Rogelio was faced with a problem: He loved the Latino punk scene but the violence gave it an expiration date. In some ways, it became exclusive — only people who felt a certain level of safety could go and enjoy themselves. On the indie rock side of things, he felt othered by race, and grew unsettled with the continued success of similar projects, driven by white males, that ignored the colorful sounds of his own backyard. The solution? To start booking shows in East L.A., at his house on East Second, where anyone and everyone was welcome.

CREDIT: Show Me The Body @ International Java Co. Photo by: Bella Vallero

Soon, the shows at his house became a phenomenon — it was dubbed “E. Second” — with Hernandez organizing upwards of three shows a month. He had found his niche exploring the rawness of a house show in East L.A. while removing the violence. Moshing was welcome, as was “losing your shit,” but the key was to be courteous. “When I told people [in the indie rock scene] I was from East L.A., they were like ‘Isn’t it so dangerous over there?’ At the time my neighborhood was getting safer, and it’s always been a really warm neighborhood. It kind of killed me that they all think of us as murders and criminals and shit,” he explains. “I wanted to show everyone that we like the same music, we like live bands.” The goal was, and still is, to act as a bridge of different cultures, and it’s reflected in the kind of bills Rogie puts together — on any given night, you can expect to see a Cumbia band play before a hardcore band who opens for a noise goth project. “It’s all about choosing the good in everything and mixing it together,” he says.

“I really want to get to a point where I can help my neighborhood sustain its own cultural identity.” 

Three years later and E. Second has achieved real success — including a write-up in the New York Times. “When that happened, people in the scene were like ‘You’re going to be the next FYF Fest,’” he recalls, but things began to become unsustainable. Neighbors, once tolerant of the loud music, would get upset with its increasing frequency, demanding shows get shut down or end at a certain time. For now, Hernandez has his eyes set on taking his vision to proper venues like Highland Park’s Hi Hat. “I think it’s lost some of the magic of East Second,” Hernandez reveals. “But it’s always been DIY and punk, very informal. I started booking there because I thought it was the next step in doing this and being successful. I’ve never had the punk mentality of being like, ‘Money is bad,’ which I kind of hate about DIY/punk people. They think trying to make money is a terrible thing. For people like me, who are Latino and poor, we have to find some level of success or we can’t keep doing this kind of stuff.”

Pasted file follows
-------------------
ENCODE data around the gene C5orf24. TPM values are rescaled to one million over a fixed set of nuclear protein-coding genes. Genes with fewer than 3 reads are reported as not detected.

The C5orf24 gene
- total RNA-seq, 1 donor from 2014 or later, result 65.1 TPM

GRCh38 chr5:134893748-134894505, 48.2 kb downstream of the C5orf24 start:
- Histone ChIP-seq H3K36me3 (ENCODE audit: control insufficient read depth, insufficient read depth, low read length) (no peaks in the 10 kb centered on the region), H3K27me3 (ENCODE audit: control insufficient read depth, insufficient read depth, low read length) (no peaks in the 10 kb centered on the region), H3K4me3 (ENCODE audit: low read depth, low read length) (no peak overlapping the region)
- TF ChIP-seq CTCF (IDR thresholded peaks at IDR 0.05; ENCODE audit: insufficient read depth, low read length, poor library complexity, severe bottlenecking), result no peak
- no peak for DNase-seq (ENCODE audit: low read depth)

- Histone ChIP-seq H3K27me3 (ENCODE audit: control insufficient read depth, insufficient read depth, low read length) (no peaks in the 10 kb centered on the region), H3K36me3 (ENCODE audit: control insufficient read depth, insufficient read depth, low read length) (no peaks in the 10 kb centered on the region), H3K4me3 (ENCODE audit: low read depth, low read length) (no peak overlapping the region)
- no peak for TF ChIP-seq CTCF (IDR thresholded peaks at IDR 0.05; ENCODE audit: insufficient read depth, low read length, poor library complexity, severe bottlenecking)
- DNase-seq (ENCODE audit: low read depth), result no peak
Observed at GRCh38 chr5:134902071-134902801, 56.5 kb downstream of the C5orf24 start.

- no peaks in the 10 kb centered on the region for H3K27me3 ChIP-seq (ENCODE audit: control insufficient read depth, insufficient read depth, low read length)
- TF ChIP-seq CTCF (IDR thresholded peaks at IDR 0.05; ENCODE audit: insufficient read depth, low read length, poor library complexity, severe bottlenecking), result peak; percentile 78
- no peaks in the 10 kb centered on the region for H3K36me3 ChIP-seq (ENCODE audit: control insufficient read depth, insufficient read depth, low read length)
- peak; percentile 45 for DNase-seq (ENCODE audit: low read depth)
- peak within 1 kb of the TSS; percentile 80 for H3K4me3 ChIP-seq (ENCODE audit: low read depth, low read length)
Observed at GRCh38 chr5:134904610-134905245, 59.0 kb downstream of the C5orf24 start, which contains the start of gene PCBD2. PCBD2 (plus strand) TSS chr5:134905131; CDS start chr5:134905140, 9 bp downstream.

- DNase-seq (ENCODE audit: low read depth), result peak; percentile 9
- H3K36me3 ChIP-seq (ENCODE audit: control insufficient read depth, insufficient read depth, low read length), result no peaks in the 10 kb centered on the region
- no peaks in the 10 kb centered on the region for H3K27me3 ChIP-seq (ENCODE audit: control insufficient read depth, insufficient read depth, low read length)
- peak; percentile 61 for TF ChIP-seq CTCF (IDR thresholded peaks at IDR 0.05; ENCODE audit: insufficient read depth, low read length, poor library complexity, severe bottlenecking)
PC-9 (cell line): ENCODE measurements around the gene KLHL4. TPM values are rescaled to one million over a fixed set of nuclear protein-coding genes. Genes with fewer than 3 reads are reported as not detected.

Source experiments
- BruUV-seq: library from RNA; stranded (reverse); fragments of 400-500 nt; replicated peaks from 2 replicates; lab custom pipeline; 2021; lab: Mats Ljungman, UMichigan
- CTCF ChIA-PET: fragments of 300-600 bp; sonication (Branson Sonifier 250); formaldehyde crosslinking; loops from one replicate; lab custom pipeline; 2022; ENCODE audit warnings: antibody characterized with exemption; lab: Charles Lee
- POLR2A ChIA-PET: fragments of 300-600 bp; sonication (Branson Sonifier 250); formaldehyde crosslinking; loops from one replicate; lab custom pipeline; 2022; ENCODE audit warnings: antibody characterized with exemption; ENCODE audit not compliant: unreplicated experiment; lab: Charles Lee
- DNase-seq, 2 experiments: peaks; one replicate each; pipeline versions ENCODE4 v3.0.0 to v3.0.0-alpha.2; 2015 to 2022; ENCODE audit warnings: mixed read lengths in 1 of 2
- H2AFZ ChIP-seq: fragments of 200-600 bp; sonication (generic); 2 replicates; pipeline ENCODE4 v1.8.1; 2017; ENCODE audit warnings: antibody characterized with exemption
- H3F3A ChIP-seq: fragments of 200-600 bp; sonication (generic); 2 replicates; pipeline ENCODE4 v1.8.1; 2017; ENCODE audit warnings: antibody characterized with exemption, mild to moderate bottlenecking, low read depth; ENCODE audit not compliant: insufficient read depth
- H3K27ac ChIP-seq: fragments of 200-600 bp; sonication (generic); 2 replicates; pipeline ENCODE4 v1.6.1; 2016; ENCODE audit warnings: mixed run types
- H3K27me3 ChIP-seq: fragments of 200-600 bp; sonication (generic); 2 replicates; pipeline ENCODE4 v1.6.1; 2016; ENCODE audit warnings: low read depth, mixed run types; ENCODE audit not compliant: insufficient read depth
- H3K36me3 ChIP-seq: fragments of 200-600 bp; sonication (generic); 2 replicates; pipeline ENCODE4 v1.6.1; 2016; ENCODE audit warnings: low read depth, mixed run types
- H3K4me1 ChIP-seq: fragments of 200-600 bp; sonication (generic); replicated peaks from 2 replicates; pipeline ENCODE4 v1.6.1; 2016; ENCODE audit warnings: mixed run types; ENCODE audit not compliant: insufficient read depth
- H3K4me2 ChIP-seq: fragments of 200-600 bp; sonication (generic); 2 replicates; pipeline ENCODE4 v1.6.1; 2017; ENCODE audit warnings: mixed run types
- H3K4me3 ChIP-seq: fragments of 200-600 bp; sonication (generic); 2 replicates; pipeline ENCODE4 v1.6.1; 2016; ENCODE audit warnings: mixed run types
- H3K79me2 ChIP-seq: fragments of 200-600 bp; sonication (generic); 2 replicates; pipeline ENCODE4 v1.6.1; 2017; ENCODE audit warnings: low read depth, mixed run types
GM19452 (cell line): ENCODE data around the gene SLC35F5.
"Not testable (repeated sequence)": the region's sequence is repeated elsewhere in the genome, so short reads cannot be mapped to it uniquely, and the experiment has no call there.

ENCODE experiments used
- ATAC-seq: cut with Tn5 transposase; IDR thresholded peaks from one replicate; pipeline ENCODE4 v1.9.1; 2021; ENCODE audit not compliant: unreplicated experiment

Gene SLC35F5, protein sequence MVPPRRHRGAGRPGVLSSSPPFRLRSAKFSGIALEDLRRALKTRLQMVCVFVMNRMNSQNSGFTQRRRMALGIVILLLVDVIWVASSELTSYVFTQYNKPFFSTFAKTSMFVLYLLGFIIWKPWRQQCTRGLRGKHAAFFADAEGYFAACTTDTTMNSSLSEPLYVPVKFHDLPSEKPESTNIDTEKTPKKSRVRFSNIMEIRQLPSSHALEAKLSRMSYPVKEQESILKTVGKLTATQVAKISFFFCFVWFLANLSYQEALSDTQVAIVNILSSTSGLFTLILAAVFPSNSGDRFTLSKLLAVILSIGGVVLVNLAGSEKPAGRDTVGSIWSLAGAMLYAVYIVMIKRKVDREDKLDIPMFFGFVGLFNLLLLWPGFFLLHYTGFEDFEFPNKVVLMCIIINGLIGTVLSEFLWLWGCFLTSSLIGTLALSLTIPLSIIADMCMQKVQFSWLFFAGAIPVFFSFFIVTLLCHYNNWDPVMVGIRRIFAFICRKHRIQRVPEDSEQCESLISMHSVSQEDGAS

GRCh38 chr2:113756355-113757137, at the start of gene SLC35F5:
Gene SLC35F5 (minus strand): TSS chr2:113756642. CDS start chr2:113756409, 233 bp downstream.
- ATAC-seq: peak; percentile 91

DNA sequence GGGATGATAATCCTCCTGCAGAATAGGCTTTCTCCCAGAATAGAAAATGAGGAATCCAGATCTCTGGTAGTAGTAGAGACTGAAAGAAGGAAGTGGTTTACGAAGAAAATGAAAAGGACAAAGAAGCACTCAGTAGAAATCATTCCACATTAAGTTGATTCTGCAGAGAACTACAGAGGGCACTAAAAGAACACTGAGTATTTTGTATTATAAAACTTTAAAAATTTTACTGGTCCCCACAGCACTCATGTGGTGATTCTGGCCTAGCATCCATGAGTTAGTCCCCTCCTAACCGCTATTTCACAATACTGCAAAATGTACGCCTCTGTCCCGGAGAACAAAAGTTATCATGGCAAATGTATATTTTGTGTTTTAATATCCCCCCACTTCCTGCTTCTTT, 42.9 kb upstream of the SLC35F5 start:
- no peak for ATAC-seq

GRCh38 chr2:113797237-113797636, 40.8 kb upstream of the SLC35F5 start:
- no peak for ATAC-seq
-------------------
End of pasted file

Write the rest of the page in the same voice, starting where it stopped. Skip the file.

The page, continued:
CREDIT: War of Icaza @ International Java Co. Photo by: Bella Vallero

Hernandez remains optimistic. He’s already managed to diversify his scene and the indie rock one at large, combining sounds and languages on bills that wouldn’t have happened otherwise. When asked about the future, his speech slows, “I have a vision. From the get-go, this has been a learning experience, something that’s constantly evolving.”

He pauses. Hernandez makes it clear he wants to find some personal success — but his definition of success isn’t about wealth. It’s about building respect for the art created in his community: “I want to find some personal success doing this. I don’t have the luxury of falling back on wealth. When you’re a poor Latino person, a lot of people don’t realize how necessary that is, especially in the arts. I really want to get to a point where I can help my neighborhood sustain its own cultural identity. We have a lot of great artists who, if were given a shot, could do really beautiful things for music and the world. The scene, right now, is just overly saturated with old white guys that it gets a little discouraging. You keep ignoring us but we’re here, and we’re not going to go away.”

READ: From Corridos To Punk, Chulita Vinyl Club Spins The Music We’re Dying To Hear

Recommend this story to a friend by clicking on the share button below.

Tens Of Thousands Of Puerto Ricans, Including Bad Bunny And Ricky Martin, Call For The Resignation Of Gov. Rosselló At Massive Old San Juan Protest

Things That Matter

Tens Of Thousands Of Puerto Ricans, Including Bad Bunny And Ricky Martin, Call For The Resignation Of Gov. Rosselló At Massive Old San Juan Protest

badbunnypr / Instagram

On Wednesday, tens of thousands of Puerto Ricans shouted “Ricky, renuncia!” as they marched through the streets of Old San Juan in its fifth and largest protest calling for the resignation of Gov. Ricardo Rosselló.